[EM] Sainte-Lague vs d'Hondt for party list PR
juho4880 at yahoo.co.uk
Sat Jul 14 19:08:33 PDT 2012
Here are some responses to the requests and comments. I'm afraid this mail may not have much new content to others than Mike Ossipoff and me. This mail is more about the discussion than the actual content. But if you are interested, just read forward.
On 15.7.2012, at 2.21, Michael Ossipoff wrote:
>> In Finland the government is currently planning to join some districts. I believe they are planning that partially for strategic reasons (larger D'Hondt districts vs. country level proportionality). In the U.S. state splitting is probably not easy, but to my understanding gerrymandering of the smaller districts could be possible. You know better.
>>>> Yes, some people might look at the s/q values
>>> Some people? But not you. :-)
>> I would check the s/q values right after I have checked that each party got at least close to the number of seats that their proportion of the votes entitles them to. :-)
> Do you deny that the parties would have "at least close to the number
> of seats that their proportion of the votes entitles them to", to the
> greatest extent possible if their s/q are equal?
s/q is one funcion that can be used to approximate the "n% of the votes, n% of the seats" principle.
> Say my party has 10 percent of the votes and 10 percent of the seats.
> Your party has 15 percent of the votes and 15 percent of the seats.
> That's what you're referring to, correct?
In some other places in my mail, yes.
> Vt = total votes. St = total seats. V1 = my votes. S1 = my seats. V2 =
> your votes. S2 = your seats.
> Because of the correct percentages specified above, in keeping with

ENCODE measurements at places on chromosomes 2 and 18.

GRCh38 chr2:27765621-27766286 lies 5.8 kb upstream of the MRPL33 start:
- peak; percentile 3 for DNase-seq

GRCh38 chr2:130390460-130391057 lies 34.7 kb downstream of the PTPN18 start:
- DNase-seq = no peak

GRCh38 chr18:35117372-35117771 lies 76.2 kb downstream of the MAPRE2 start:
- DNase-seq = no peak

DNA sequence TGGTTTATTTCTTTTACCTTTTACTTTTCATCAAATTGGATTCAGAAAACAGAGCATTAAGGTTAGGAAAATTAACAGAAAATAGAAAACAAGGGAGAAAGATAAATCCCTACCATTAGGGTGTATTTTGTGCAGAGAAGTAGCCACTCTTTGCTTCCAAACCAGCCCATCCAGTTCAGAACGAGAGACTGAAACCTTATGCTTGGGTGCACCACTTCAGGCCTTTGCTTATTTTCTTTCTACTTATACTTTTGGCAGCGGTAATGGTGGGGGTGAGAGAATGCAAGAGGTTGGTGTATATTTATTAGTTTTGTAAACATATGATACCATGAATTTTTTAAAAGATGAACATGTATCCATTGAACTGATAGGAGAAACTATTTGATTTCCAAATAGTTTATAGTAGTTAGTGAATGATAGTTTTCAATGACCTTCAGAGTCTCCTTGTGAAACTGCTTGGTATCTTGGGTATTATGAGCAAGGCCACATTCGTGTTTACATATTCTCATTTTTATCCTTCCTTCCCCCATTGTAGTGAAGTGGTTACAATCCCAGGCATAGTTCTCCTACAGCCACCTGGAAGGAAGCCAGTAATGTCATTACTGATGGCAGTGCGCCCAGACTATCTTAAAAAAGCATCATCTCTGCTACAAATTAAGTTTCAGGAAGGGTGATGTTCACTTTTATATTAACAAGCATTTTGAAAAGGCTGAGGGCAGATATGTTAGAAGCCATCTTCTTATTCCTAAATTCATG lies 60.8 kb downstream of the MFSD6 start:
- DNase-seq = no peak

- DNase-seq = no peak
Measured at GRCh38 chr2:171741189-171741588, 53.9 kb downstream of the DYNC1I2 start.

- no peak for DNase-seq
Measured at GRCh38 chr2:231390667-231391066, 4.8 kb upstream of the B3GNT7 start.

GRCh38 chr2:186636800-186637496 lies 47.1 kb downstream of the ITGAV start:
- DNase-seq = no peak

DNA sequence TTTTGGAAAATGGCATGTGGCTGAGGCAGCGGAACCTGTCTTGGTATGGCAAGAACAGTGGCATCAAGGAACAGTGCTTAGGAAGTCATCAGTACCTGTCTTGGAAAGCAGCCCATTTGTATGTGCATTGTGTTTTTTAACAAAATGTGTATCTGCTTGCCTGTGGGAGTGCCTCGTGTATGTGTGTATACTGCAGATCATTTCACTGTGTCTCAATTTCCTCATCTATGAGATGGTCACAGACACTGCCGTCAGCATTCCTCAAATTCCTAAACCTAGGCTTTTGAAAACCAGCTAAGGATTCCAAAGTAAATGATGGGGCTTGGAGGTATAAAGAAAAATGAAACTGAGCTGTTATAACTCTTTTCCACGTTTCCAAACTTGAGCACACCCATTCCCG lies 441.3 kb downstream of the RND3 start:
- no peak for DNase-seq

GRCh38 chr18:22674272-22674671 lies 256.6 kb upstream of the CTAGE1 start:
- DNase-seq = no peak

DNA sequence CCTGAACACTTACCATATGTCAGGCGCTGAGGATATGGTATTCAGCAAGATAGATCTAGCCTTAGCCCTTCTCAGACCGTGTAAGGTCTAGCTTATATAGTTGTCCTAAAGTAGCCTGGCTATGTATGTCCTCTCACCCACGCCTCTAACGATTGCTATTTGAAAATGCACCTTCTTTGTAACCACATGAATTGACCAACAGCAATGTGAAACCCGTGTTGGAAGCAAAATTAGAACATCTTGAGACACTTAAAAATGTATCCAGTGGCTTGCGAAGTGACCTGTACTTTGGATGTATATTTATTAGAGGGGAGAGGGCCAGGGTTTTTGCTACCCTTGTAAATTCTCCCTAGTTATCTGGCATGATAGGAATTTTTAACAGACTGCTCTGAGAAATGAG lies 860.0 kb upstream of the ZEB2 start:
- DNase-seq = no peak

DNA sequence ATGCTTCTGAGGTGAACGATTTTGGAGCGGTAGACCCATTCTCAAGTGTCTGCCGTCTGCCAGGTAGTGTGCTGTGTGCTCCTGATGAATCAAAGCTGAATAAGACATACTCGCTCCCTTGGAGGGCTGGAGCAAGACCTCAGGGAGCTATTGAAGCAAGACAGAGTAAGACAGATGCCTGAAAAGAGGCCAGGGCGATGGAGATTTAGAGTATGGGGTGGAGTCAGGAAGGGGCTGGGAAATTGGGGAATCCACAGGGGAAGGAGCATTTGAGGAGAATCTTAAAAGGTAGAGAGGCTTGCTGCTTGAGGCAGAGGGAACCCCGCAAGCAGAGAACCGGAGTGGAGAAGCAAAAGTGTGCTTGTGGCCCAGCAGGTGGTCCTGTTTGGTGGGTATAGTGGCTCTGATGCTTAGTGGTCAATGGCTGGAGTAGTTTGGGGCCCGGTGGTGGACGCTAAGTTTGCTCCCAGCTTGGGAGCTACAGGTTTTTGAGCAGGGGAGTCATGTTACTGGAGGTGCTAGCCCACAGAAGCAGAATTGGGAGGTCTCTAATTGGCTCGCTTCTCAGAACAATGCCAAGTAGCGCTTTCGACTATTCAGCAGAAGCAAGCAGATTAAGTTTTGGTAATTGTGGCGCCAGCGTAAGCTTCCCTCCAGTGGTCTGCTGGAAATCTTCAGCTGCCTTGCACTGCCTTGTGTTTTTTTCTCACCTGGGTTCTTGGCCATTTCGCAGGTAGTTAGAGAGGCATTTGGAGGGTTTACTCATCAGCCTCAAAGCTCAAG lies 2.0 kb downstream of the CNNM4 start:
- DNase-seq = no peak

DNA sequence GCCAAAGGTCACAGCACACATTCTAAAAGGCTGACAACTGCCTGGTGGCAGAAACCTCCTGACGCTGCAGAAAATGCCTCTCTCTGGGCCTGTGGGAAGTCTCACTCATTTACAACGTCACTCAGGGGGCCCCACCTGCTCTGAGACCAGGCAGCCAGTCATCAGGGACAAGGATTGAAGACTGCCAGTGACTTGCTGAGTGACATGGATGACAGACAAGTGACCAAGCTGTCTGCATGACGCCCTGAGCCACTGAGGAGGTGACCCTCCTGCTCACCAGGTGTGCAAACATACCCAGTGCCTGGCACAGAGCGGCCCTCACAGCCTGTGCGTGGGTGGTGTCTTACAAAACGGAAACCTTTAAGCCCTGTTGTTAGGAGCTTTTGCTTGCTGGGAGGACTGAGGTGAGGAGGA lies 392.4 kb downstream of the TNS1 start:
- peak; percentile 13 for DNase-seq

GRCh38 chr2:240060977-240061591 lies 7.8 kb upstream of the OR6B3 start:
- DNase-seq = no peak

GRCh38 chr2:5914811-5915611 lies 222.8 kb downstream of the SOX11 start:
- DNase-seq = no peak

> your goal,, :
> S1/St = V1/Vt.
> S2/St = V2/Vt
> For each of the above equations, multiply both sides by St, and
> divide both sides by V1 (in the first equation) or V2 (in the 2nd
> You get:
> S1/V1 = St/Vt
> S1/V2 = St/Vt
> Therefore, if you achieve the goal that you say is your goal, then the
> two parties s/q are equal.
> In other words, your goal is achievable only by making the s/q equal.
> Your goal is another way of saying that s/q should, as nearly as
> possible, be equal. Equal s/q is your goal. Same goal, different
> (I use "q" as a unit measure of votes or population. Some quota. Some
> quotient of votes or population divided by a common divisor. I use
> that "q" in order that what I say is applicable to PR (which involves
> votes) and apportionment (which involves population). But, if you
> prefer, we can replace "q" with "p", standing for "person".
> If you disagree, say so and say why. Tell me which part of the above
> demonstration you disagree with.
I disagree with nothing so far, except that I believe you are describing the way you think.
> If you don't disagree, then you also don't disagree that making s/q
> equal would achieve your own favorite goal.
> I have made three arguments for SL over LR:
> 1. Above, I showed that your expressed goal is identical to making s/q equal.
> 2. Immediately below, I quote my argument that equal representation
> for everyone means equal s/q.
> If you disagree with my justification of one statement based on
> previous statements, then tell me which justification you disagree
> with,and why. Be specific.
I didn't see any links to SL and LR yet (as far as I understood, so far you said that ideal proportional representation aims at making s/q values equal).
> 3. In my most recent posting, I showed the following: Your objection
> to SL,
I don't object SL.
> is that it puts parties' seats too far from their numbers of
> Hare quotas. Your standard for rightness and fairness is that seats be
> close to Hare quotas.